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E. Kofi Agorsah Biography

Kofi AgorsahDr. E. Kofi Agorsah, originally comes from the Volta Region of Ghana in West Africa and professionally an Archaeologist (African and Caribbean Archaeology), Cultural Anthropologist by training. He is full professor of Black Studies and International Studies at Portland State University (PSU) and also the Chair of Black Studies Department (BST) and former Co-Chair of the Diversity Action Council (DAC) PSU, 2002-2004. He is also the Cluster Coordinator of African and Caribbean Studies and also Area Coordinator of African Studies in the International Studies and directs PSU's African and Caribbean Studies Overseas programs.

Kofi Agorsah obtained the Bachelor and Masters degrees in Archaeology at the University of Ghana, Legon in Accra, Ghana in 1971 and 1976 respectively, and the Ph.D. from the University of California, Los Angeles in 1983 and has since lectured at the University of Ghana (1983-87) as Lecturer/Senior Lecturer; at the University of the West Indies (UWI), Kingston, Jamaica as Senior Lecturer (1987-1992) and as Associate Professor at PSU (1992-96) and as full Professor since 1997. Prior to all these positions he had worked with the Ghana Museums and Monuments' Board rising from Assistant Keeper in 1973 to Keeper-in-charge of the Ghana National Museum at its headquarters in Accra in 1977 with additional responsibility for the Regional Museums at Ho, Cape Coast and Elmina.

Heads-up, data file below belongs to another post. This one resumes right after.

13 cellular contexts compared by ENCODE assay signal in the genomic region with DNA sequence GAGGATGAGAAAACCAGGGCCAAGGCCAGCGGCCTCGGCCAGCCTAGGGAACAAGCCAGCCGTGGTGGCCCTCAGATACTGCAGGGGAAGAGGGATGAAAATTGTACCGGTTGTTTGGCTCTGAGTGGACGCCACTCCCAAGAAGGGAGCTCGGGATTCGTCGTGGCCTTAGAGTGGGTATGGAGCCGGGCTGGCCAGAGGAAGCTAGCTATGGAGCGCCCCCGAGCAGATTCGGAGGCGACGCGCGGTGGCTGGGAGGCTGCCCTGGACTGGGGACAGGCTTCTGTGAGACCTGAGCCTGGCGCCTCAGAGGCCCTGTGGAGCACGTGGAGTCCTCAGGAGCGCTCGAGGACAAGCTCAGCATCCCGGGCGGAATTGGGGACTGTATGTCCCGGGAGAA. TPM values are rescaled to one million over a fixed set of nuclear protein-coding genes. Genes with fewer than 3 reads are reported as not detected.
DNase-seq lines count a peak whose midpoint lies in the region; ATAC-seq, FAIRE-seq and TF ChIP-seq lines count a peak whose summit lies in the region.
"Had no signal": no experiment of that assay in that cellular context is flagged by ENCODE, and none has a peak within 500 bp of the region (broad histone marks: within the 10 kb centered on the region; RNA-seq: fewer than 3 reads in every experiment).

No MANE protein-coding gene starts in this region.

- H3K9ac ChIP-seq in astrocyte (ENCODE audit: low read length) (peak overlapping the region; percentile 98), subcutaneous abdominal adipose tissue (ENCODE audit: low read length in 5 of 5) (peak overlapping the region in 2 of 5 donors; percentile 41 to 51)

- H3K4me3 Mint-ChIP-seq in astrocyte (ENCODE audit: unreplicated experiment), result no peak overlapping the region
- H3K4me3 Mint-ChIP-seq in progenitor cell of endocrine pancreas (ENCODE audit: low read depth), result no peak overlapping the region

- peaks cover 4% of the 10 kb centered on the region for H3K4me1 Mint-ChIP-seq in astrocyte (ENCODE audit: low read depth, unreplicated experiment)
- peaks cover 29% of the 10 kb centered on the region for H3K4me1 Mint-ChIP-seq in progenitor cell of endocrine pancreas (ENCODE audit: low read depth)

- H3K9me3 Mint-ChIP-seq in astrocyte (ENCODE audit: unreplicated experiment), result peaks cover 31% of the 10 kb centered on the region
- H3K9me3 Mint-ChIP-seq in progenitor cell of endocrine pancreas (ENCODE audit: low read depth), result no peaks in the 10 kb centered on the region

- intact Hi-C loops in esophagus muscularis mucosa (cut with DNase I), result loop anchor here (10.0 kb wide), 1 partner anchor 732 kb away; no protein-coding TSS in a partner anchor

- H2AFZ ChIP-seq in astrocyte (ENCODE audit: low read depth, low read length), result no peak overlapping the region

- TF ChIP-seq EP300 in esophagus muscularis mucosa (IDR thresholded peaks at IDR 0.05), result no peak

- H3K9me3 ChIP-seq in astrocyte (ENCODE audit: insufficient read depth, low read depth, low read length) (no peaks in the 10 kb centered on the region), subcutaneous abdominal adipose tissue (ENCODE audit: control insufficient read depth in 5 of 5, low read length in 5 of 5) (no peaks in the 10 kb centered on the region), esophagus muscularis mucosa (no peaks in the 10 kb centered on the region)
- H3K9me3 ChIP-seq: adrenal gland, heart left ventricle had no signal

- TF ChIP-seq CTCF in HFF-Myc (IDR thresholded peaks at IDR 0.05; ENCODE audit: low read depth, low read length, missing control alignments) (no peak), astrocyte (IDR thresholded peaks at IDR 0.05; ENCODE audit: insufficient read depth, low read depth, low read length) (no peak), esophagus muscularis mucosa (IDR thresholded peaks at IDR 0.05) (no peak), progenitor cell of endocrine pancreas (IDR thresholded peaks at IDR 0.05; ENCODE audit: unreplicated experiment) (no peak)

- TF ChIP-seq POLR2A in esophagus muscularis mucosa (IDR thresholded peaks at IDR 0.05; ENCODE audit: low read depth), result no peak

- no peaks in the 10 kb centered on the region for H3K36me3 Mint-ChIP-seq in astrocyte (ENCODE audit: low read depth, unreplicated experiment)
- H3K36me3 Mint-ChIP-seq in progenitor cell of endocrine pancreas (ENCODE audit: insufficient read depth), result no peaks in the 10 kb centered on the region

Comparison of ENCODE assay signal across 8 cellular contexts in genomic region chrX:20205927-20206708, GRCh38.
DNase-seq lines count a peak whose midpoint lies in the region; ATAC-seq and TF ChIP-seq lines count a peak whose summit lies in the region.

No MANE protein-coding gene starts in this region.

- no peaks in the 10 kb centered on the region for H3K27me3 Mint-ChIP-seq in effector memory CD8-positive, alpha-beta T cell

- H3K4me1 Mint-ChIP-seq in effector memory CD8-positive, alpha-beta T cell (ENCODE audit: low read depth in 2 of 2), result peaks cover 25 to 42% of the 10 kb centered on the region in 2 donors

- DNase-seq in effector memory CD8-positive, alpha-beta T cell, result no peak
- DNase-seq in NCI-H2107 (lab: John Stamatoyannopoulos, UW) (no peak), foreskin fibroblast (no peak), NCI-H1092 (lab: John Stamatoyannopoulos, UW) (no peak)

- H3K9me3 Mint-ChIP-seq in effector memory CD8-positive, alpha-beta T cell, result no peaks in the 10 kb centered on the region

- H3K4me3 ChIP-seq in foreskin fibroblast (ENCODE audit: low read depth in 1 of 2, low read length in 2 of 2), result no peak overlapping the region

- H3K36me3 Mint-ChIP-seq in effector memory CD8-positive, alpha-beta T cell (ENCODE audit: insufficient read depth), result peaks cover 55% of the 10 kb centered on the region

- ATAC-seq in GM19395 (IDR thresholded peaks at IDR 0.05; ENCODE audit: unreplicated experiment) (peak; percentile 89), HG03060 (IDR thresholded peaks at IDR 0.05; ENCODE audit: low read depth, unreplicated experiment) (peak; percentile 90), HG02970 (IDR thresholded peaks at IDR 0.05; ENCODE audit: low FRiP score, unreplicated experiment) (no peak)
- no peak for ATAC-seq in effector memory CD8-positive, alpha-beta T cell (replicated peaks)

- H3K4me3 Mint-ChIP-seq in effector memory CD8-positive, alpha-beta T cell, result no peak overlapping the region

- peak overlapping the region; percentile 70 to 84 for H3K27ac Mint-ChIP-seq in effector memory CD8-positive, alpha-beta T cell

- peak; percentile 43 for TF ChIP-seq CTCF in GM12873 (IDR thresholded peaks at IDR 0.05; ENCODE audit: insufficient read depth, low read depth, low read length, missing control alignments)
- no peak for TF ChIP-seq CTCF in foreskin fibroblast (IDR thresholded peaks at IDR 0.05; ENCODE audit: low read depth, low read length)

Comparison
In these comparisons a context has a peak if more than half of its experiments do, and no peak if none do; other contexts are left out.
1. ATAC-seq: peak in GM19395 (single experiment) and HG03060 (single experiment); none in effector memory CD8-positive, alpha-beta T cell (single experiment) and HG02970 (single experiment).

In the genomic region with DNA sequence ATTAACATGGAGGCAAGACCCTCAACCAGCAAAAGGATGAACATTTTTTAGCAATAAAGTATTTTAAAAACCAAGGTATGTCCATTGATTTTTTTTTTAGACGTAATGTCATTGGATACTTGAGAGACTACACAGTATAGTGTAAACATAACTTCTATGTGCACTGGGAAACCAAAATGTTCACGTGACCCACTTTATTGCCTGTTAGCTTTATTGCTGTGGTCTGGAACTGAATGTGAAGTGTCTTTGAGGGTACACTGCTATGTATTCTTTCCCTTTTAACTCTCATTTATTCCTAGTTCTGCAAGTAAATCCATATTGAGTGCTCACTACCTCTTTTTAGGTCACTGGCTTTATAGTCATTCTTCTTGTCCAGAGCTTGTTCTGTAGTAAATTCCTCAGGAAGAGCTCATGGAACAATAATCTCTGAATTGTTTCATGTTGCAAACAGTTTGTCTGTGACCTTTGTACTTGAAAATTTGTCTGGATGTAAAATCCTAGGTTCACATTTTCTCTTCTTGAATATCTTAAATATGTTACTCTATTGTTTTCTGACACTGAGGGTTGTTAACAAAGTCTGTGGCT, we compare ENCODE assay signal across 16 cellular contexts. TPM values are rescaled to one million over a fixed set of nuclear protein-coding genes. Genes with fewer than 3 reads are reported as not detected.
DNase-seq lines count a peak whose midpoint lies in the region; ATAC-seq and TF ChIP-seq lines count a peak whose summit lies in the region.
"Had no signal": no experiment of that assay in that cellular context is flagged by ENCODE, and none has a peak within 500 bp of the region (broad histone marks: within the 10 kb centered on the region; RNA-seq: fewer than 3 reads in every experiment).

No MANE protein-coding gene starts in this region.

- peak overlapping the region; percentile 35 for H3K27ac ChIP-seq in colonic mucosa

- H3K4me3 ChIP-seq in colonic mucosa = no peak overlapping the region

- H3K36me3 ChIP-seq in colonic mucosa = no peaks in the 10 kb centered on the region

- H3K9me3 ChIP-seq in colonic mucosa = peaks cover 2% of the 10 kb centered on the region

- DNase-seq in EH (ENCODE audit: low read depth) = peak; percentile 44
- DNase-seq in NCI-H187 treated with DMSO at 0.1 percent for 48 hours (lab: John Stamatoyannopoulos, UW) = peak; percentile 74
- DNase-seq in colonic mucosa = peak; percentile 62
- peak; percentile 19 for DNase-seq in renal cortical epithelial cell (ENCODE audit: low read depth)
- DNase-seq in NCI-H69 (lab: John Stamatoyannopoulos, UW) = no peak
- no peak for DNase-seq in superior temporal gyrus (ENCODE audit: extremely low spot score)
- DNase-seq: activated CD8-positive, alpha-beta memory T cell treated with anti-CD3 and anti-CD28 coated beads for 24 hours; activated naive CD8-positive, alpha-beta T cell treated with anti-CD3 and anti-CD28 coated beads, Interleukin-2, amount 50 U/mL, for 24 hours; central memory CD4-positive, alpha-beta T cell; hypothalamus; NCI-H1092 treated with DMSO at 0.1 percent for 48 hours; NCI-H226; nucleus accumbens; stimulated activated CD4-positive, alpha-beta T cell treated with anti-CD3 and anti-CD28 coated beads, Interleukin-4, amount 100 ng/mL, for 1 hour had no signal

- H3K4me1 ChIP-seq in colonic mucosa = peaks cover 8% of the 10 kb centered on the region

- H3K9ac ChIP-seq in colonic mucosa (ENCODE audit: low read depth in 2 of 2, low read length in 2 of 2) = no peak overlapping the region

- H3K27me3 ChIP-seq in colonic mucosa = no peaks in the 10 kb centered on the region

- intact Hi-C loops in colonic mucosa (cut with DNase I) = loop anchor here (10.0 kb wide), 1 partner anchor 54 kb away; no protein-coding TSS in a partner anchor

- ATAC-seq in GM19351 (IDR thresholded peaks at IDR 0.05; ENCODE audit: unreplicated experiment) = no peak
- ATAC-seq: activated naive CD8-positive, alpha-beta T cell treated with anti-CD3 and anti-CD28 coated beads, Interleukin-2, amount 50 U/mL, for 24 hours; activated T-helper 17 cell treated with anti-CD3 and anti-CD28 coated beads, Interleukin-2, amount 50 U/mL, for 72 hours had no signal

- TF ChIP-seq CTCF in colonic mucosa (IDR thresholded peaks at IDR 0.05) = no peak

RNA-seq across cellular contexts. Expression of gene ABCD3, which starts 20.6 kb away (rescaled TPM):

As Keeper of the Ghana National Museum, Kofi initiated educational programs aimed at involving elementary and high school in the Museum's educational activities and field projects and also organized programs of lectures, workshops as well as research expeditions, which brought various cultural institutions, such as The Arts Council of Ghana, the National Archives of Ghana, Regional cultural centers, together in a common effort to educate the general public on the heritage of Ghana. This co-operation made the establishment of cultural links with other West African countries, as documented in the Museum's development history in the late 1970's and early 1980's. He had the rare opportunity of establishing the Volta Regional Museum at the Volta regional capital of Ho and also supervised the reorganization of the West African Historical Museum at Cape Coast in the central Region of Ghana. In addition to the Museum's own committees, Kofi also represented the Museum and served on several local committees and boards including the Ghana Academy of Arts and Sciences and represented the Ghana Museums and Monument's Board at international conferences and meetings such as the Pan African Congress of Prehistory, The International Council of Museums (ICOM), The International Council of Museums, Monuments and sites (ICOMMOS), and Organization of Museums, Monuments and Sites of Africa (OMSA) and also served on the executive committees of the national Chapters of the international organizations. He was a member of the Ghana Academy of Arts and Science Committee on Culture and Documentation (1975-78) on which he played an active role in various ways in advising of the academy and the Museums and Monuments on government matters regarding cultural development, exchange and co-operation.